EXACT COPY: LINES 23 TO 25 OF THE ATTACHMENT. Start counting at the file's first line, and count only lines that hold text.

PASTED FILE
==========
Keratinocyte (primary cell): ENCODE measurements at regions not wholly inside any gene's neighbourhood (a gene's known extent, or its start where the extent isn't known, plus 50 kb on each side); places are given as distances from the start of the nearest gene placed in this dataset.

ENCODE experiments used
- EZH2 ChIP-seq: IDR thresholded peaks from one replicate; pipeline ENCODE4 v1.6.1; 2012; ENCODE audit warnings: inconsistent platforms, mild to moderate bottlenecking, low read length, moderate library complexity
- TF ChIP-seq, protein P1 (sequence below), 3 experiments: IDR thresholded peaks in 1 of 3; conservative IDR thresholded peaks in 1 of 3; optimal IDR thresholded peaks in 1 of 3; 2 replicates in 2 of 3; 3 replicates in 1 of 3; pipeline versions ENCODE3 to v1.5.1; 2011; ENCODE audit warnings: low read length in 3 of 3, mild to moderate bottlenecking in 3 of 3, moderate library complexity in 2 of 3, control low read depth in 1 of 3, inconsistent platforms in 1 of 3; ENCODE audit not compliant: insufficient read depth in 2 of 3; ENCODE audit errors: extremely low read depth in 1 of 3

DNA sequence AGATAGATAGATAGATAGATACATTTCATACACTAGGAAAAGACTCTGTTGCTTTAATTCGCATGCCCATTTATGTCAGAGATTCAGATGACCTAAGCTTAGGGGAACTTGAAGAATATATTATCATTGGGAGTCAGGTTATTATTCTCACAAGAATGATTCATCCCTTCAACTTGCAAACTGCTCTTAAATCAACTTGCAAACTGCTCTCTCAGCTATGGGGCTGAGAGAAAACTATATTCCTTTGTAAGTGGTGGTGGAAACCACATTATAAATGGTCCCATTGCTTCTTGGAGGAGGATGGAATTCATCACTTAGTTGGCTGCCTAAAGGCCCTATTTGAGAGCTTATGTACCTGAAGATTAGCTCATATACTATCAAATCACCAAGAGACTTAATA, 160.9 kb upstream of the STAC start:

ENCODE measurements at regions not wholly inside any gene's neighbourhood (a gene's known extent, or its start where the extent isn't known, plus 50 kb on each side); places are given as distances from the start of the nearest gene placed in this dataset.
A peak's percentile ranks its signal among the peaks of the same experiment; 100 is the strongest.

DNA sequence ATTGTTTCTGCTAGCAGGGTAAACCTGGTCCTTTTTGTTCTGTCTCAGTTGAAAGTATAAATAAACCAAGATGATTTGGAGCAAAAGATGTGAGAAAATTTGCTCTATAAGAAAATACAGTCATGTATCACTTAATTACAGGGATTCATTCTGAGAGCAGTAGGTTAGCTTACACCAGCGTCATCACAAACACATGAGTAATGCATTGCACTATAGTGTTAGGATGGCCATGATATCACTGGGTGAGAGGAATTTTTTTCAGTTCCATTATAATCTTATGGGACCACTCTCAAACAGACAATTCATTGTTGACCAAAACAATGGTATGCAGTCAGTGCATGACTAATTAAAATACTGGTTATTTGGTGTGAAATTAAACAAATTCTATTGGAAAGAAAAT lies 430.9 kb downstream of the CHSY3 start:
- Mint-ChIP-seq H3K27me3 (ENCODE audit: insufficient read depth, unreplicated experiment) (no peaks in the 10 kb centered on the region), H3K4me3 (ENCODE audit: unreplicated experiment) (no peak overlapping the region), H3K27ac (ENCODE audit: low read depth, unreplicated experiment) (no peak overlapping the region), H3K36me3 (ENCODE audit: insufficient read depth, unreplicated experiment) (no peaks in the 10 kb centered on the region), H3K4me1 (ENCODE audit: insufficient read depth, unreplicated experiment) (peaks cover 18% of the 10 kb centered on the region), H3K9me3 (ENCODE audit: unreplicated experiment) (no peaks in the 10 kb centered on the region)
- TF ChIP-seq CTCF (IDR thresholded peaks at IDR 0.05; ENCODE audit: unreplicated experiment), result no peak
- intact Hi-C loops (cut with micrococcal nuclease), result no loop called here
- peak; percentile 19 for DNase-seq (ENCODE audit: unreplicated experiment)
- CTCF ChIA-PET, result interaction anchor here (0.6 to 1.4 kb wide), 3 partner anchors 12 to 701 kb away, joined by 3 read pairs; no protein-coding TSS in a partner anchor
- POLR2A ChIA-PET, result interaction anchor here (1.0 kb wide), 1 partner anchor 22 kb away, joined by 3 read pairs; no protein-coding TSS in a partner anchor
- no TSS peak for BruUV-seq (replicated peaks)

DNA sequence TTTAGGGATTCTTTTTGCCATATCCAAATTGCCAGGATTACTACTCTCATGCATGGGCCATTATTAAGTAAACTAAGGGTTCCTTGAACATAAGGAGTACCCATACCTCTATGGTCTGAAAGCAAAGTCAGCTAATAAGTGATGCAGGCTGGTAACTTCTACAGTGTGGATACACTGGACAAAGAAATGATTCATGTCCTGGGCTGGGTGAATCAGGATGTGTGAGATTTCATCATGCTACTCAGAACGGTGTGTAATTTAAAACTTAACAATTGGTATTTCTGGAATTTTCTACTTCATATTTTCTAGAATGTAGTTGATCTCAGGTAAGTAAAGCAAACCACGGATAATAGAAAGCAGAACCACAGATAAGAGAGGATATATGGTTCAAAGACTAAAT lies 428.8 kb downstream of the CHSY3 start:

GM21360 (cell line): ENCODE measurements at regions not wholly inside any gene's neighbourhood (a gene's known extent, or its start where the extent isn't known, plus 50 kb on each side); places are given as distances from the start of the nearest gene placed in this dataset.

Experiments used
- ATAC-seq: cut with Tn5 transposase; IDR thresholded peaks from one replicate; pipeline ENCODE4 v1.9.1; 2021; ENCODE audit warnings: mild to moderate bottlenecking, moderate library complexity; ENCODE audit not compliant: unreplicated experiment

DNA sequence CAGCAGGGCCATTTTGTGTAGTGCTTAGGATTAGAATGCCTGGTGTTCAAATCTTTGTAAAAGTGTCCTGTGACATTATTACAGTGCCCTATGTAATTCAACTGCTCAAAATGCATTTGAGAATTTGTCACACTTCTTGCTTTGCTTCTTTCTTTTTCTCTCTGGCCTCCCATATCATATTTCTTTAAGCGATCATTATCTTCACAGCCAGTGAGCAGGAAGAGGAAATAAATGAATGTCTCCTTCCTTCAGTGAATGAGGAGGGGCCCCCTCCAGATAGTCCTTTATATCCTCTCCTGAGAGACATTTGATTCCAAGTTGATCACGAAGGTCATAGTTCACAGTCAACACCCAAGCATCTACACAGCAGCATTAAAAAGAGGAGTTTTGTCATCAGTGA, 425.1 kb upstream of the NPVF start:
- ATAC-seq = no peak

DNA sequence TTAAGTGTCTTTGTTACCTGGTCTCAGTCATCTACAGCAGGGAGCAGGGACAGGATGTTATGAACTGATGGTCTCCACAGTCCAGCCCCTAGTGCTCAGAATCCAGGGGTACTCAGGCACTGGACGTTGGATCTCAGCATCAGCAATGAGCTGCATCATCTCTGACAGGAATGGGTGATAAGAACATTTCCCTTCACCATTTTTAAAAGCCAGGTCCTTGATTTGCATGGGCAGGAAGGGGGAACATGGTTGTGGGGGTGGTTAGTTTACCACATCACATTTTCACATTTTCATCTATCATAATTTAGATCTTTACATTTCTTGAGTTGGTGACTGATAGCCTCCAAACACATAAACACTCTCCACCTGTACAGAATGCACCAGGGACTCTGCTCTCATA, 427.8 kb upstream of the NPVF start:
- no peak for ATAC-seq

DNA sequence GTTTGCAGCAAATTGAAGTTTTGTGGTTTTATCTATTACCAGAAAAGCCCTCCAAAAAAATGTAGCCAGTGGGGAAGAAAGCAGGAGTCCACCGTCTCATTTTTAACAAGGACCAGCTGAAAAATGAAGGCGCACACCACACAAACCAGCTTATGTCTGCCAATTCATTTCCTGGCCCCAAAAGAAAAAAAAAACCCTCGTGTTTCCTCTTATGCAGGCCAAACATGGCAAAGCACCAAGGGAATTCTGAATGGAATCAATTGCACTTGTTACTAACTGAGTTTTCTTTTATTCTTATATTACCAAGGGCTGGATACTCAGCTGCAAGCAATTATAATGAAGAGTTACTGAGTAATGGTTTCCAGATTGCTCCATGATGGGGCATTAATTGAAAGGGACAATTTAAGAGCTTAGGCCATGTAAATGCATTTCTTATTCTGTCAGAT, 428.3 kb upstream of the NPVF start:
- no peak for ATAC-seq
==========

- no peak for ATAC-seq

DNA sequence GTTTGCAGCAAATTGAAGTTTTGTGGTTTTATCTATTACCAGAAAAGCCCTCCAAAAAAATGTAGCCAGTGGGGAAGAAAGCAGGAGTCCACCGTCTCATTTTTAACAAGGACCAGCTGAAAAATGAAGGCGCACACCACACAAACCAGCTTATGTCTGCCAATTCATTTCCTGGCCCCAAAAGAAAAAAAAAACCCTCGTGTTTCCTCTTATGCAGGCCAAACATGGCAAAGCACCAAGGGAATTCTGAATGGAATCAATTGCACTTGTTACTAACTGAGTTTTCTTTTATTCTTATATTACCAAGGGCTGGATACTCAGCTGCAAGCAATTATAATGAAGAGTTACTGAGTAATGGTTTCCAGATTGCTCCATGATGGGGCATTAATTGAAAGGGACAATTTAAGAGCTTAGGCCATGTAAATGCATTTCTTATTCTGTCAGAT, 428.3 kb upstream of the NPVF start:
- no peak for ATAC-seq